Thursday, 13 August 2009

Geoffrey Bromiley, 1915-2009

Geoffrey Bromiley, the most prodigious theological translator of modern times, has died.

Many of my own formative theological experiences were mediated by Bromiley’s precise, elegant and seemingly indefatigable labours of translation. He translated the bulk of Karl Barth’s Church Dogmatics, plus a vast number of Barth’s other works. He gave us English versions of Wolfhart Pannenberg’s three-volume Systematic Theology, as well as the three volumes of Helmut Thielicke’s Evangelical Faith. He translated the massive 10 volumes of Kittel’s Theological Dictionary of the New Testament, as well as major works by Ernst Käsemann, Jacques Ellul, Oswald Bayer, Gerhard Sauter, Eberhard Busch, and who knows how many others. (Earlier in his career, he also translated some writings of Zwingli and Bullinger.) I learned from Michael’s post that Bromiley also recently translated the five-volume Encyclopedia of Christianity, completing the fifth volume at the age of 92!

Bromiley wrote a number of books of his own – books on infant baptism, Karl Barth, Anglican history, Reformation history, historical theology, marriage, sacraments, ecclesiology. (An extensive but incomplete bibliography has been compiled here.) But it’s his work as a translator that has left such a huge impact on the course of English-language theology over the past fifty years. If you tried to subtract Bromiley from the story of modern theology, most of our own recent history would simply become inconceivable.

I remember a conversation where a friend and I were discussing the question, “Who is the 20th century’s most important English-language theologian?” My own argument – and I meant this quite seriously – was that Geoffrey Bromiley has been the single most influential figure in modern English-language theology. Several of those European traditions that have most deeply shaped our own imaginative landscapes have been mediated primarily by Bromiley’s tireless, meticulous, and loving work of translation.

There’s a eulogy over at Fuller Seminary, where a colleague and former student says of Bromiley: “His singular dedication to Jesus Christ and his love for the church shaped us both spiritually and intellectually. His understanding of the discipline of scholarship as part of the ministry of the Word of God will continue to influence Fuller’s future.”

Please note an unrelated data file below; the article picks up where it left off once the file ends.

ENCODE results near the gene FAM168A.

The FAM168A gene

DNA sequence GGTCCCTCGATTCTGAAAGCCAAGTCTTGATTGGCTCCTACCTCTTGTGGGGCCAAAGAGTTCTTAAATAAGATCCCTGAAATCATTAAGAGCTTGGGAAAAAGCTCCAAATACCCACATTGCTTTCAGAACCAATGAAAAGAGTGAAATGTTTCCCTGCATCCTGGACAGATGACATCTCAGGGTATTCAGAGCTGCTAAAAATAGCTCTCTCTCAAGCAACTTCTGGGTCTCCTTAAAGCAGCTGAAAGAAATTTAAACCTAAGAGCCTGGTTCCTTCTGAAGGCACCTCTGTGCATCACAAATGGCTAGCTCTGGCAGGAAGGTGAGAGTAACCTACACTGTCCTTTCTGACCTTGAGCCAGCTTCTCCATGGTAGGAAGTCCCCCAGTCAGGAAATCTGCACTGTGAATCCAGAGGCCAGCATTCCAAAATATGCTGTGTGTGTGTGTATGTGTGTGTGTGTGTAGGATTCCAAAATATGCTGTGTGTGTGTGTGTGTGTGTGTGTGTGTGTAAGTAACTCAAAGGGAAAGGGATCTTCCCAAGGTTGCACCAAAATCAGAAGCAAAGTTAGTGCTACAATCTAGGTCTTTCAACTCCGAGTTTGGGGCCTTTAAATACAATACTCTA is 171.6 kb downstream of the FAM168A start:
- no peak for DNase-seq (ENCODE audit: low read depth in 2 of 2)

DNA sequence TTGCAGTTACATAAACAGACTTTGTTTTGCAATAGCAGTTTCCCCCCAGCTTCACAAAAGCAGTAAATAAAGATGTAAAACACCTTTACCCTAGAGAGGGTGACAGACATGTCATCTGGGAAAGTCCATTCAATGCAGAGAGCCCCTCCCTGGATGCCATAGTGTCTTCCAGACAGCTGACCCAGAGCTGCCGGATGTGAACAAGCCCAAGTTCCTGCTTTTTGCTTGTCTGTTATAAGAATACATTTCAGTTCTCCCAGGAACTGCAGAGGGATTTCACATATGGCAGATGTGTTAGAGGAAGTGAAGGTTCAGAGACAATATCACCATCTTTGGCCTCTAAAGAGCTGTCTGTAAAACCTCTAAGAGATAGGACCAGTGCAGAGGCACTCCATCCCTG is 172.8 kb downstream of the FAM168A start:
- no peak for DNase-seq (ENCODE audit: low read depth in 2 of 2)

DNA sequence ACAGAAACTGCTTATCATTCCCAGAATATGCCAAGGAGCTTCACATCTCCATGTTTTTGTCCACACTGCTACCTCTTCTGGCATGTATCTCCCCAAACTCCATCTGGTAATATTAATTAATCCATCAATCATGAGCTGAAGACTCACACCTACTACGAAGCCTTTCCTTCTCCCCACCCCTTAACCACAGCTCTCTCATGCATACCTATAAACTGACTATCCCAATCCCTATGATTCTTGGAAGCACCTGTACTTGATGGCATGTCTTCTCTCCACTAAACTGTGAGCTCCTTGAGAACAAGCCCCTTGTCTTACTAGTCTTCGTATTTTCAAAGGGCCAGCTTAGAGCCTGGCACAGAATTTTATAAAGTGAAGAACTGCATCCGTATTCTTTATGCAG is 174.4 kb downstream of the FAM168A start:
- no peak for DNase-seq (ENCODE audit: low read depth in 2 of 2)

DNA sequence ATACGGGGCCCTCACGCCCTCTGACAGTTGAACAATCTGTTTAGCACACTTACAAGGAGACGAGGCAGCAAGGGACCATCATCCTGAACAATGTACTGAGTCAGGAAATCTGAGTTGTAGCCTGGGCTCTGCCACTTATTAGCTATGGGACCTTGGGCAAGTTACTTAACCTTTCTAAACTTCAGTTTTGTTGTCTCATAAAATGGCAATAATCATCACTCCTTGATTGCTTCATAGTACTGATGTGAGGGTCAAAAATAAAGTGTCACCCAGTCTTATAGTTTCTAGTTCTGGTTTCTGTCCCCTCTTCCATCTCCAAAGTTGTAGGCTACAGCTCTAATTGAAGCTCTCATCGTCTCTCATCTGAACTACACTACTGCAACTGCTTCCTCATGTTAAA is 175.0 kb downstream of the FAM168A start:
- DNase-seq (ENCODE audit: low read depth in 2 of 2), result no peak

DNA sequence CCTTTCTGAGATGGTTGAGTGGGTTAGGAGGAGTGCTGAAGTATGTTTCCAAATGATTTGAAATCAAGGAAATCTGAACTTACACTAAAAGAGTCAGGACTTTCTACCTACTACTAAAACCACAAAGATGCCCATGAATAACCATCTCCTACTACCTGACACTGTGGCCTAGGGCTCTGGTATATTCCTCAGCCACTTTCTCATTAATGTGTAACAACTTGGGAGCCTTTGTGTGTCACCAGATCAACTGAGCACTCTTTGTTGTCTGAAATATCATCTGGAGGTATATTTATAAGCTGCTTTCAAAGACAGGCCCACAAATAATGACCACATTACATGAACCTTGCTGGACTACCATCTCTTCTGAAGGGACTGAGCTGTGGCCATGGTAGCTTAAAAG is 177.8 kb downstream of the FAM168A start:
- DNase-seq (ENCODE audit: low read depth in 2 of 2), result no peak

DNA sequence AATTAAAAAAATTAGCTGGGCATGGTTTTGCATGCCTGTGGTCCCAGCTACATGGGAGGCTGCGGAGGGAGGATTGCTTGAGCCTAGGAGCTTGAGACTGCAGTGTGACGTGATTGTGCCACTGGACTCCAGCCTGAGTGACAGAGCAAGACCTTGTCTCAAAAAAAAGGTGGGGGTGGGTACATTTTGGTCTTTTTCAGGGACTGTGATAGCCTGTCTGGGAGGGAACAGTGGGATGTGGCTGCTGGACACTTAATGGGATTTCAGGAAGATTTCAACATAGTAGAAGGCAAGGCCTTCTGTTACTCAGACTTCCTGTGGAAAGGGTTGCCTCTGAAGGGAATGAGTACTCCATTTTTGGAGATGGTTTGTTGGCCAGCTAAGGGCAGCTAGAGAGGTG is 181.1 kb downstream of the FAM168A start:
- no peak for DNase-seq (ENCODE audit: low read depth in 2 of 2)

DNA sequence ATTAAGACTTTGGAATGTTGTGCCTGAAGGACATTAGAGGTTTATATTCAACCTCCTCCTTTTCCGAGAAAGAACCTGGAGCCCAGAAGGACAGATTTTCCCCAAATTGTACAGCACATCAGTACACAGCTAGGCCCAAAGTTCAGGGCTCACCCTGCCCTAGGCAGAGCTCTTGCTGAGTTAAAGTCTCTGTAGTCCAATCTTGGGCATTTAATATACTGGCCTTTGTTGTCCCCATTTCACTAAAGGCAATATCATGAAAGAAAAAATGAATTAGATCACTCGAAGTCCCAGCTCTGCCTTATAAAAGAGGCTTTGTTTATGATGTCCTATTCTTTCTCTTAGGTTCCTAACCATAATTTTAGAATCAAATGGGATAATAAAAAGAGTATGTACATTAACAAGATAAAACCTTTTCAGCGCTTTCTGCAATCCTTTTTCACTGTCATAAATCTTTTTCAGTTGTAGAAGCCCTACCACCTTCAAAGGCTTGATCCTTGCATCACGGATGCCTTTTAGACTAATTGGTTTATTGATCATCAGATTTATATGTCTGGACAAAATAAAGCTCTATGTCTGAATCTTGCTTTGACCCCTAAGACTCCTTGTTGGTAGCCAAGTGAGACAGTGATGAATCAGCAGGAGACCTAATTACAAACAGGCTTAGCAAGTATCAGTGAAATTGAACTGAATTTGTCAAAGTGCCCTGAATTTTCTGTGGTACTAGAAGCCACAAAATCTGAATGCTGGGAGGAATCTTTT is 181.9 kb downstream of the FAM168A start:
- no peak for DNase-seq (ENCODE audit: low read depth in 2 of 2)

It was once said of St Augustine (by one of his contemporaries, I think) that if you claim to have read all that he has written, you are a liar. I’m tempted to apply the same maxim to the work of Geoffrey Bromiley: he translated more than most of us will read in a lifetime. And now, like that Old Testament patriarch, he has died “in a good old age, an old man, and full of years.” Thanks be to God.

6 Comments:

Doug Harink said...

Thanks, Ben. A truly remarkable life! Your comment about Bromiley being "the single most influential figure in modern English-language theology" caught me by surprise, but I think you are right.

Bobby Grow said...

This is sad. His "Introduction to Historical Theology," did just that . . . and I still refer to it!

Besides Barth, I'm thankful that he took the time to translate Thielicke’s Evangelical Faith; thanks for sharing this, Ben.

crisp family said...

I am sad to hear of the death of Prof Bromiley. I too have gleaned a lot from his works. I recall coming across his translation of CD 1/i when an undergraduate, having failed miserably to make much sense of Thomson's translation of the same work. It was a breath of fresh air to read Bromiley's rendition.

mwhitenton said...

As I read this post yesterday, I had in my lap "The Great Passion" by Eberhard Busch (a primer on Barth).

My copy was translated by Geoffrey Bromiley.

Ironic.

charlescameron said...

Thanks, Ben, for this tribute to G> W. Bromiley. Here's a link to some posts in which I've referred to his writings.
G. W. Bromiley.
Best wishes.
Charlie

Pastor Bob Cornwall said...

Thanks for your thoughts on Dr. Bromiley's life and legacy. As a student of Jim Bradley, the holder of the Bromiley Chair at Fuller, and having had the opportunity to take Bromiley's Barth Seminar as an M.Div. student, I add my affirmation of his importance.

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